Time Magazine’s inclusion of Foursquare on its list of the 50 Worst Inventions is incredibly short sighted and a perfect example of someone (in this case a stumbling media entity) not understanding new technology or giving it a proper opportunity to mature. The 50 Worst list is questionable for many reasons, not the least of which is that somehow none of Time Life’s country music box sets or complementary infomercials made the list.
Foursquare, the geo-location social gaming app, is on the list alongside other inventions such as Agent Orange, subprime mortgages and DDT. The writer, Kristi Olloffson, calls it, “Just another tool tapping into a generation of narcissism, with which you can earn badges for checking into your local Starbucks more than anyone else.”
Narcissism is the easy out on Foursquare the same way calling Boulder a hippie town is a tired reference that has remnants of truth, but misses a much bigger more exciting story. The same way a deeper look at Boulder reveals it to be a hotbed for startups, a deeper look at Foursquare shows its value goes well beyond narcissism and gets into gaming between friends, group communication where shouts from the app turn into mass text messages and multiple opportunities for jokes that come in the form of tips, to dos and venue names.
My guess is that Olloffson spent very little time with Foursquare or could just use some friends who are a bit more creative.
My check in at a posh hotel or the DMV can be viewed as narcissistic the way Oloffson sees it or can be seen as an opportunity for each of my Foursquare friends to interact with me. The app’s potential and power go far beyond boastful chest pounding and lie in its ability to bring fun and meaningful interactions to our everyday common experiences.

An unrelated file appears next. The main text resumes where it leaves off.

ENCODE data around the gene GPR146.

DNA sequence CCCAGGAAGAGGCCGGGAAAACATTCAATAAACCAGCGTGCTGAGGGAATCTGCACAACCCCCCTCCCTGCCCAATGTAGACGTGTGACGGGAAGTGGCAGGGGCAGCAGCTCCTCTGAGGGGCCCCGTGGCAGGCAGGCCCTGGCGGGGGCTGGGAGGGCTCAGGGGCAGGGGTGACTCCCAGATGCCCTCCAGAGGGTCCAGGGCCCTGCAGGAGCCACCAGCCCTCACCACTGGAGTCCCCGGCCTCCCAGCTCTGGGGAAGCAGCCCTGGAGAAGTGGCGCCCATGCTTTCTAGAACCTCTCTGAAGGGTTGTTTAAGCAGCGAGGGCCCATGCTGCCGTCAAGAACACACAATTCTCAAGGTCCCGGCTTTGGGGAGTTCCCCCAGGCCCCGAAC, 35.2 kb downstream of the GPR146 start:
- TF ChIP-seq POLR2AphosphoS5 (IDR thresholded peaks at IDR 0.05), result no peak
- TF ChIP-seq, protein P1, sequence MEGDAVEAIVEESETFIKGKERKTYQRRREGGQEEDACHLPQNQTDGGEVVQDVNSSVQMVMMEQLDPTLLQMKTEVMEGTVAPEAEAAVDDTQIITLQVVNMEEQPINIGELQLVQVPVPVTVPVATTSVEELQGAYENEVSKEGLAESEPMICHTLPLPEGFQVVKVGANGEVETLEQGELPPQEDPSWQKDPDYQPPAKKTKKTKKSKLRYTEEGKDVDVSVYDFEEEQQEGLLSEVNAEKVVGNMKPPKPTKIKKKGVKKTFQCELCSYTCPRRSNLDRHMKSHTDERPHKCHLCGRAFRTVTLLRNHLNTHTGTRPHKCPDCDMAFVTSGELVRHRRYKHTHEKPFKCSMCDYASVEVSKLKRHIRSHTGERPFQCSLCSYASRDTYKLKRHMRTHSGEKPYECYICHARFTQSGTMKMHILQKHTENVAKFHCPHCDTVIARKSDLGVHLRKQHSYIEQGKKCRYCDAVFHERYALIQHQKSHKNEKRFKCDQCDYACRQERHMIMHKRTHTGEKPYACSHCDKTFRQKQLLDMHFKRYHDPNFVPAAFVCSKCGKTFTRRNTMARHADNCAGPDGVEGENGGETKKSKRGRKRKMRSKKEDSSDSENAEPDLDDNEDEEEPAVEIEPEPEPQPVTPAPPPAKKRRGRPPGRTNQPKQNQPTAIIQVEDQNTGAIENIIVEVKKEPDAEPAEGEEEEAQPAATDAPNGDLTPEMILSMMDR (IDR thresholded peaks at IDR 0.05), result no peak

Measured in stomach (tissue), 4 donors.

When I check in to a new restaurant, I can look at the tips for help on what to order. A check in at a coffee shop, can entice a nearby friend to join me (Squarendipity). A celebratory check in on my first day on the job can draw encouraging shouts of, “Good Luck.” When I check in to a far away airport I can laugh at the hilarious tip or to do left by friends to greet me.
Many people think Foursquare’s potential can only be reached when real world benefits derived from a users’ check ins become the norm. The real world benefits usually proposed are a free beer or bagel for the mayor of an establishment.
However, I believe in the power of Foursquare’s real world benefits that go beyond coupons and offers. Foursquare creates an experience where, if I want, I can always have someone with me to give advice, make me laugh or just communicate in an interesting new way. And should I desire to bask in anonymity I can check in “Off The Grid” or just leave my phone in my pocket.
Foursquare’s mayorships and badges are nice, but it’s the unexpected uses people create that make the app and so much of social media fun, exciting and worth our attention. The fact that Time doesn’t get this and isn’t willing to look into it may not bode well for a publication that has steadily lost readership since the late 90s and declined 35 percent in newsstand sales during the second half of 2009.
I am optimistic about what people are creating in the digital world. I know some things will fall by the waysides as fads and others will remain intact for years to come. However, I remember when people laughed off twitter as narcissistic and self indulgent only to see it grow into a great way to follow news and exchange useful information. I truly believe the people developing these tools and the people using them are far too creative to write it off so quickly. I look forward to what happens tomorrow, not feeling the need to judge before watching and learning.
Please weigh in with your thoughts on Foursquare in the comments and share any interesting uses for the app that other people might not be aware of.
Dan Viens has recently finished studying at Boulder Digital Works and will begin work as a Junior Brand Strategist at Goodby, Silverstein and Partners later this month. Right now he walks his dog a lot in Portland, OR.